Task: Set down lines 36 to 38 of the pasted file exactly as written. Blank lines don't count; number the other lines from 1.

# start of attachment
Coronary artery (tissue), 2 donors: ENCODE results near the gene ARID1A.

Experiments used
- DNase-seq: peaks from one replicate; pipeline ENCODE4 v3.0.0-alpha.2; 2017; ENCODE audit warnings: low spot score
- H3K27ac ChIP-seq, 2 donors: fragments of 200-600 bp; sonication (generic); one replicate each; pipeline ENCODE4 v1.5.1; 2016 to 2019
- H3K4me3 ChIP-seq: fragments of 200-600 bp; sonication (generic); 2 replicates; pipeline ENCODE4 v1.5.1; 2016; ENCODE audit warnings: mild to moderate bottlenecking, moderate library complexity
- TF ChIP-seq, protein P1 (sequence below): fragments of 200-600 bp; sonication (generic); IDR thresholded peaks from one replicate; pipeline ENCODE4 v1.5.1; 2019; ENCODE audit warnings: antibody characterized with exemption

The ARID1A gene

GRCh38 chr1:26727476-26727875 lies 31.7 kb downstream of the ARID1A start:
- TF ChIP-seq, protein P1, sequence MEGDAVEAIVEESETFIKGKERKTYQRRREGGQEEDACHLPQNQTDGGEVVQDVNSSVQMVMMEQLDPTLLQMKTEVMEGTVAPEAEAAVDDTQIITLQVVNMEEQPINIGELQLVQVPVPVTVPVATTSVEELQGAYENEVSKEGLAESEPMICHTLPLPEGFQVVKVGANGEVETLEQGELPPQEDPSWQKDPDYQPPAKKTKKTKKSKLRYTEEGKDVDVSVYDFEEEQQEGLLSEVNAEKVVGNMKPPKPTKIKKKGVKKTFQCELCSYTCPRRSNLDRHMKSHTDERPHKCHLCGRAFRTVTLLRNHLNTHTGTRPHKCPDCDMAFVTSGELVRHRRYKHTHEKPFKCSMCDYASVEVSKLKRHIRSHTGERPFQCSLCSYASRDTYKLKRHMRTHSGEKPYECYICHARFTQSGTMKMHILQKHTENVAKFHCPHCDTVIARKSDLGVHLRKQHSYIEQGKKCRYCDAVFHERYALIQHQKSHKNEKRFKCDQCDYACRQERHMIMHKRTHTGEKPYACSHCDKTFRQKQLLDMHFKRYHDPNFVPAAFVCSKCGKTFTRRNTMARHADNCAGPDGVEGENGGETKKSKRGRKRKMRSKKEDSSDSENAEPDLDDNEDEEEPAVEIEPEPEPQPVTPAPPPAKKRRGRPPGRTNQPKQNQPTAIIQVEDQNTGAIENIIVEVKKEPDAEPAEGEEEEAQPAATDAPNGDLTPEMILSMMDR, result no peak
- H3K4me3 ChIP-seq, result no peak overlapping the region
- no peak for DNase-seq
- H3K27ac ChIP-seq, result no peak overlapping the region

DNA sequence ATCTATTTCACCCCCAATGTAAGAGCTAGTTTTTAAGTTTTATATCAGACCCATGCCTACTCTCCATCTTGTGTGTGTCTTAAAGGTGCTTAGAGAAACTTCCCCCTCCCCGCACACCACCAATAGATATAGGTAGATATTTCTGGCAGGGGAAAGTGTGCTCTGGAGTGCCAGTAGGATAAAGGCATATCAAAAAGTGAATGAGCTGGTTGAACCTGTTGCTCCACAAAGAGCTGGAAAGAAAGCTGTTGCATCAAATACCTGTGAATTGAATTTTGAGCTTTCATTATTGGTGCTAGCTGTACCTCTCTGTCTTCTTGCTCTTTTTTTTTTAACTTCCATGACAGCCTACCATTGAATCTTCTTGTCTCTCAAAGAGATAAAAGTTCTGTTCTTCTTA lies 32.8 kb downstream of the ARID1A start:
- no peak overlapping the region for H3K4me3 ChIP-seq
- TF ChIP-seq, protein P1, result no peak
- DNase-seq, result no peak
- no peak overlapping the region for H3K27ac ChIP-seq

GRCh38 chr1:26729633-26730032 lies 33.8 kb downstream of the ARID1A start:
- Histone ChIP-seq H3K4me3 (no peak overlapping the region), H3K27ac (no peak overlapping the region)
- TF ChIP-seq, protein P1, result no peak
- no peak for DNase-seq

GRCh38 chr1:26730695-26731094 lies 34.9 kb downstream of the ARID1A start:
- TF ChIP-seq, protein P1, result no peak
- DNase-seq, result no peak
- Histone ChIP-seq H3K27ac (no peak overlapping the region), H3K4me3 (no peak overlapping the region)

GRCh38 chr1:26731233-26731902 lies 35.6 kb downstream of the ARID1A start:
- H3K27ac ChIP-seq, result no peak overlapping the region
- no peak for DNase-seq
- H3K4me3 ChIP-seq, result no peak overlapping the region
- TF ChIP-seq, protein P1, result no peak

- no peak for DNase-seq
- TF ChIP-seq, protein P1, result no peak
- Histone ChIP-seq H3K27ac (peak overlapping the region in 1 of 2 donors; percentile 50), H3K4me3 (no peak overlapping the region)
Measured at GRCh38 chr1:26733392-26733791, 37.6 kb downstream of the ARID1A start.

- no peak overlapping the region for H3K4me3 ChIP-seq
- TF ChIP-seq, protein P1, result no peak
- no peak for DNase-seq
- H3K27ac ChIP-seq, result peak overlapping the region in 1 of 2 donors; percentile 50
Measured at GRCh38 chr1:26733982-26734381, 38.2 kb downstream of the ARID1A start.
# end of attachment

- TF ChIP-seq, protein P1, result no peak
- no peak for DNase-seq
- H3K27ac ChIP-seq, result peak overlapping the region in 1 of 2 donors; percentile 50